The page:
My blog site was initially and continues to be written in honor of my brother.  I’ve written personal stories and accounts of my relationship with Jeff and his struggles with life and death with melanoma.  These are obviously my favorite pieces as they are written from deep within my heart.  I try to be careful to keep an optimistic look in these writings as I don’t want to focus so much on his death.  Instead, I try to focus on his thoughts of saving others from this dreaded disease.  In this piece, I share details of the last weekend I spent with Jeff.  During one of our last conversations, we coined the phrase “black is the new pink” and he insisted that people needed to know about melanoma.  I probably should have titled this, “People NEED to know” as that was the inflection used.  I’m so glad this piece has been so well-read, because people are starting to know.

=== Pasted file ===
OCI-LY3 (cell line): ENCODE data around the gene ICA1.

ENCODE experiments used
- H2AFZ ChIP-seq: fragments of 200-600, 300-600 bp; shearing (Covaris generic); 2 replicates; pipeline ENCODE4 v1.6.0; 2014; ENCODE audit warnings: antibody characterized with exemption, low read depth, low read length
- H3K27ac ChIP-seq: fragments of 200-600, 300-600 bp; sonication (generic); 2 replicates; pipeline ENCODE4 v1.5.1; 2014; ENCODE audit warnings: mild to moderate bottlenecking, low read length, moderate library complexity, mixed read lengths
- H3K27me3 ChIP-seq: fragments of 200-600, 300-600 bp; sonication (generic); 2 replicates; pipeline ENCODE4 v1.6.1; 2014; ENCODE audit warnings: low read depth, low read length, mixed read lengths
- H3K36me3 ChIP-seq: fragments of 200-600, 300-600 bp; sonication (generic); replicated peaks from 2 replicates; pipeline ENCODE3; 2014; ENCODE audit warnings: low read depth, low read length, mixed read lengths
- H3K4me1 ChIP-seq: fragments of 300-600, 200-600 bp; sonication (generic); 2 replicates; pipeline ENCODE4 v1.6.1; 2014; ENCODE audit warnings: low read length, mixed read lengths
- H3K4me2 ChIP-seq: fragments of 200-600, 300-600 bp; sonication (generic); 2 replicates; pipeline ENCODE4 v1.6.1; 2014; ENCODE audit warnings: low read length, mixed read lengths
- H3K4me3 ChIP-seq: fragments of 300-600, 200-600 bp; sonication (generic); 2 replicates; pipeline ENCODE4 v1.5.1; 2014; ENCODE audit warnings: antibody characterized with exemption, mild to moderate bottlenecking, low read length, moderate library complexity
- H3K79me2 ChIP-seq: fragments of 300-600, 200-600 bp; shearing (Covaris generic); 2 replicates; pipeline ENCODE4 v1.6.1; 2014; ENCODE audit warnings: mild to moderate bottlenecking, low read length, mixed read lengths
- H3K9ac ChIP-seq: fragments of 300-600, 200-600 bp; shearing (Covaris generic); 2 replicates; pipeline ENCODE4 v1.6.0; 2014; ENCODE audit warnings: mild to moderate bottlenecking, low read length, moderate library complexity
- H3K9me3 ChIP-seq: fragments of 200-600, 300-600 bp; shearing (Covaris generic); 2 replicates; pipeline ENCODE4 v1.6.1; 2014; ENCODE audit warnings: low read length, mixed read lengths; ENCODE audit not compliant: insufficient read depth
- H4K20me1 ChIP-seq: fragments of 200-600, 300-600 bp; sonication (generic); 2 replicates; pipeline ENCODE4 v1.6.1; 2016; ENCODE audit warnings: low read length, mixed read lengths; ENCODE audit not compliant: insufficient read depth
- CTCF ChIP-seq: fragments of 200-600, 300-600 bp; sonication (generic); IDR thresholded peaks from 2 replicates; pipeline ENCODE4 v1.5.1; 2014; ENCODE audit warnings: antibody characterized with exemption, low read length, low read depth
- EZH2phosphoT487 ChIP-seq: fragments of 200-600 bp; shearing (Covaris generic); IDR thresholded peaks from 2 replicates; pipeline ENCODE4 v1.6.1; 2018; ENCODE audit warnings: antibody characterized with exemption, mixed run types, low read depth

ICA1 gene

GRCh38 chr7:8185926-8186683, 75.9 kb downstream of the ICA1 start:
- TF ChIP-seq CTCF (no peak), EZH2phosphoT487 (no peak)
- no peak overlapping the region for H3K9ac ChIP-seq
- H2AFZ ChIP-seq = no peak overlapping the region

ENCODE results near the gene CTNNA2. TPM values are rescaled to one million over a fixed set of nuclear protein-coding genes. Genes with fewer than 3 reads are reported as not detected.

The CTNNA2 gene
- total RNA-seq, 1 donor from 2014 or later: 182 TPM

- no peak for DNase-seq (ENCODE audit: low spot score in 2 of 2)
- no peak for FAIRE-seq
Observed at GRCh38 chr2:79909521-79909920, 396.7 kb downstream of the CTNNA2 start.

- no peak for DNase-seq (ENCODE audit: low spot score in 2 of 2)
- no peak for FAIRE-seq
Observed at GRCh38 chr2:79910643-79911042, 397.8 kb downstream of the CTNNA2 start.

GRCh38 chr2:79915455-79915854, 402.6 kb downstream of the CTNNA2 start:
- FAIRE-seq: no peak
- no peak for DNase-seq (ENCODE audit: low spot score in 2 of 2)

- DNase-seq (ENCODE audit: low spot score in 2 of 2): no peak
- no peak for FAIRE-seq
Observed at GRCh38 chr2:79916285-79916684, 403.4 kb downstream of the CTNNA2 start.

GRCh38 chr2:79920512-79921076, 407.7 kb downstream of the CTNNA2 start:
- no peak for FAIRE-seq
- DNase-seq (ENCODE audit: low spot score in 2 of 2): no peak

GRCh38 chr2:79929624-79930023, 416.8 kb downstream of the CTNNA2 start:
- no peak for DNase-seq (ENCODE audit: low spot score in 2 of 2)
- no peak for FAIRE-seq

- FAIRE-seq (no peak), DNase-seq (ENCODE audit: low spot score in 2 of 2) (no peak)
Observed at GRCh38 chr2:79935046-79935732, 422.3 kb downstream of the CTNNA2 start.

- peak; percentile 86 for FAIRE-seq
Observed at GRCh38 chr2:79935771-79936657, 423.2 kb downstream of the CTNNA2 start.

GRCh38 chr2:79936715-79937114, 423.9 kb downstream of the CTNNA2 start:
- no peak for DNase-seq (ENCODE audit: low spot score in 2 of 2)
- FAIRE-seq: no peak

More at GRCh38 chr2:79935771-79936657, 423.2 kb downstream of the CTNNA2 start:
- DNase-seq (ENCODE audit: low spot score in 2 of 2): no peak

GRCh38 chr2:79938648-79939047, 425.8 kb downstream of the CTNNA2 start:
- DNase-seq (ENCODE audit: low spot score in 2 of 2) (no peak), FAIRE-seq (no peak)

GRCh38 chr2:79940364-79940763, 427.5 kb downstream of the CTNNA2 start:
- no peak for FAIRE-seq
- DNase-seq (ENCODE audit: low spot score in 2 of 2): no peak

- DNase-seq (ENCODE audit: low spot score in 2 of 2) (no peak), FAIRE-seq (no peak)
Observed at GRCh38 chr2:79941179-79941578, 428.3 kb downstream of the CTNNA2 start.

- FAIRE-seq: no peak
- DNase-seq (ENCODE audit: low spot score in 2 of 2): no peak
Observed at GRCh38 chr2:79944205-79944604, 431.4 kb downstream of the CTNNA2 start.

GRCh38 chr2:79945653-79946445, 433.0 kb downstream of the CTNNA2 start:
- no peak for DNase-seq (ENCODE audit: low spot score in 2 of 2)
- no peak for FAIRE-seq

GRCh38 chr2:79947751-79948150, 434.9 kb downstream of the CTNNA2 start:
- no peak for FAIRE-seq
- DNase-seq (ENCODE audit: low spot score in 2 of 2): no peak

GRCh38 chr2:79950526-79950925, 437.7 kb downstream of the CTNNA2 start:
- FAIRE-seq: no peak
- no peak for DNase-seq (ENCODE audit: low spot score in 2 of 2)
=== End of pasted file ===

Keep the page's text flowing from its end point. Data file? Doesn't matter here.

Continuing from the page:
This is another post of which I was surprised at the growing readership.  My work schedule in 2012 has been off the charts and I was having serious blogger’s block.  After reading all the recent tanning news and posts online, I wanted to remind people that it’s not just tanning that leads to melanoma.  I found some good facts on the Melanoma Education Foundation page and was shocked by what I saw…so I contacted MEF directly to receive clarification of these facts: 
·         Having two immediate family members (parent, child or sibling) having had melanoma gives you a 100% chance of getting melanoma yourself!